Unoccupied land may be exempt under the Principal Place of Residence (PPR Exemption) if the Owner intends to use and occupy the land as his or her PPR at the completion of proposed building works. Before the amendments, if the land was used and occupied by a person other than the owner after its acquisition, the exemption applied for up to four years following the year in which the building work was physically commenced on the land.
The amendments simplify this exemption by allowing a period of up to four years following the year in which a person, other than the owner, ceases to use and occupy the land for residential purposes.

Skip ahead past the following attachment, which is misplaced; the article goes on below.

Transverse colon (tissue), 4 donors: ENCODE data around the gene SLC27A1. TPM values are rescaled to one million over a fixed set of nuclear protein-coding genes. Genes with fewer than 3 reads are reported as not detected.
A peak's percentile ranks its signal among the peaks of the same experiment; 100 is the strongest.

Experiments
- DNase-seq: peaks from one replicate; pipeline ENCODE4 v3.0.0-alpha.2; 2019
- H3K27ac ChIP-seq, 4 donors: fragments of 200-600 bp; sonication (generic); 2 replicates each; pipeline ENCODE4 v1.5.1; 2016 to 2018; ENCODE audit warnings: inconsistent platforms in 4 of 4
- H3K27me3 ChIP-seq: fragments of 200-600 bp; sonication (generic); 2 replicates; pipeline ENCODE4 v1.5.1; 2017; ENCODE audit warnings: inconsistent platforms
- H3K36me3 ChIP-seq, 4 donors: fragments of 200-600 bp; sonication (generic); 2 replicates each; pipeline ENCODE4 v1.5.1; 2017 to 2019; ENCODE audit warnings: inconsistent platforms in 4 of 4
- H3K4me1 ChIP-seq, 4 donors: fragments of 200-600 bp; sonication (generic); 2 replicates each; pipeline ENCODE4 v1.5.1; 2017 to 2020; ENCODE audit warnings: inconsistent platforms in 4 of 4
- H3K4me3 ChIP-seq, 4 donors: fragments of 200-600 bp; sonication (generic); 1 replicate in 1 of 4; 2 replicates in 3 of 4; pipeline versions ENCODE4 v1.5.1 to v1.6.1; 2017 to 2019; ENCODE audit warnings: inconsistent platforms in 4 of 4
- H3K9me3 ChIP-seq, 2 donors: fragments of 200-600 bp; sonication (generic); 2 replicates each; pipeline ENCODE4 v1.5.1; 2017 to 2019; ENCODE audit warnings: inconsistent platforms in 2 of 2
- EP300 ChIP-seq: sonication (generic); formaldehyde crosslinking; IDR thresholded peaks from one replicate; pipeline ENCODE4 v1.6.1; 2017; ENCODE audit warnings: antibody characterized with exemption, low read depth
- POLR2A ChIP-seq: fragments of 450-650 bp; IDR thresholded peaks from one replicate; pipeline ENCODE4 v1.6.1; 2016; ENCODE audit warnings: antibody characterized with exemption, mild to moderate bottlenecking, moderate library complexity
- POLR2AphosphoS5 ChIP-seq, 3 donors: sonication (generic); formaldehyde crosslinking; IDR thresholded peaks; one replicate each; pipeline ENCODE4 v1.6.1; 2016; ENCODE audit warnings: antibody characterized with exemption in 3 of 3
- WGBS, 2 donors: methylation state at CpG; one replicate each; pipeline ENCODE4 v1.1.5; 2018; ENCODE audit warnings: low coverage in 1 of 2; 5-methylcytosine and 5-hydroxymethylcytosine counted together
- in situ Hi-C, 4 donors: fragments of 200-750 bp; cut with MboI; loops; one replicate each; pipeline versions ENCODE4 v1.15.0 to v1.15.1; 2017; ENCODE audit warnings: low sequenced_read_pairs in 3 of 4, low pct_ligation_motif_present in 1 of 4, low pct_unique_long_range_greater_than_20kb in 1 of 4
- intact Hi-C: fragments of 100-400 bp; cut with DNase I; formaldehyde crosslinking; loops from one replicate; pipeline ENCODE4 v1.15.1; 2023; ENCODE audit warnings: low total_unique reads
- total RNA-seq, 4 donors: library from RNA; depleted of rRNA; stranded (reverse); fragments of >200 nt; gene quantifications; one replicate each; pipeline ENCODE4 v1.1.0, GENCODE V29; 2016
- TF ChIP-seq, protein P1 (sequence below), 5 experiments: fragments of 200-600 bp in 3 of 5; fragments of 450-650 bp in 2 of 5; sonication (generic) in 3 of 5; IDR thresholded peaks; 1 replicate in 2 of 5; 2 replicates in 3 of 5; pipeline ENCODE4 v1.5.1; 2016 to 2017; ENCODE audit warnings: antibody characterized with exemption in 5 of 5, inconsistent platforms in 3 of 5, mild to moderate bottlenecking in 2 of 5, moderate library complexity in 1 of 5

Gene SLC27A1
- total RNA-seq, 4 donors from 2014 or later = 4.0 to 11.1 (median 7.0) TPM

The owner will be entitled to claim the unoccupied land as his or her PPR if the Chief Commissioner of State Revenue is satisfied that significant steps enabling work to physically commence are taken by the end of the first of the four tax years concerned.
For further information or advice concerning changes to the Land Tax Management Act 1956, contact the experienced team at Rockliffs Lawyers today.